Journal of Business Ethics 34 (3-4):255 - 267 (2001)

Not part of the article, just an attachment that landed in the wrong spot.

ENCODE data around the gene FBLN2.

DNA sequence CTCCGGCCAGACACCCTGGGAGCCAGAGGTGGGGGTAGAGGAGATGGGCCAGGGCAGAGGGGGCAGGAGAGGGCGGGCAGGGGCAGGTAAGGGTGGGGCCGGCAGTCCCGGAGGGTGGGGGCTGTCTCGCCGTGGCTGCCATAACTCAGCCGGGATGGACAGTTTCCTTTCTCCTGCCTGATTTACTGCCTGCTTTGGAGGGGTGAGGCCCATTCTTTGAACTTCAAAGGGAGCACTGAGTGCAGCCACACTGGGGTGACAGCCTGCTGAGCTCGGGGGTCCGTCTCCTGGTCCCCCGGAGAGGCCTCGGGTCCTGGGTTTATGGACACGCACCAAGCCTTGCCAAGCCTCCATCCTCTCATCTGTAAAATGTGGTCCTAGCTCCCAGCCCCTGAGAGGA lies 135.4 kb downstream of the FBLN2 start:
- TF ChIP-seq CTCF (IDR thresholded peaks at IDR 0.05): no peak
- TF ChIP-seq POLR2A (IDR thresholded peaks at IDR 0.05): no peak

|Abstract||In this paper, we develop a theoretical framework for understanding women leaders in working life. Our starting point is in statistics and earlier women-in-management literature, which show that women leaders represent a minority of the managerial population. We assume such underlying mechanisms causing discriminatory practices towards women leaders to exist which have become naturalized and invisible. Our concern is that everyone irrespective of gender should have a fair chance in career progression. This is both a moral and also an economic challenge. The framework we develop in this paper is an alternative approach to studying women leaders compared to traditional women-in-management literature. It aims at revealing the "natural and taken-for-granted" cultural mechanisms behind discriminatory practices. Our framework is based on a critical discursive approach, which draws on ideas of how women''s leadership becomes symbolically represented and constructed in discursive practices. These symbolic constructions, which are mediated through language, often have an ideological loading which positions women leaders and builds their identities in ways that can help to legitimize unequal relations between the genders. However, our framework emphasizes the possibility of multiple discourses and a dynamic view of culture. The cultural constructions of women leaders are, thus, open to change.|
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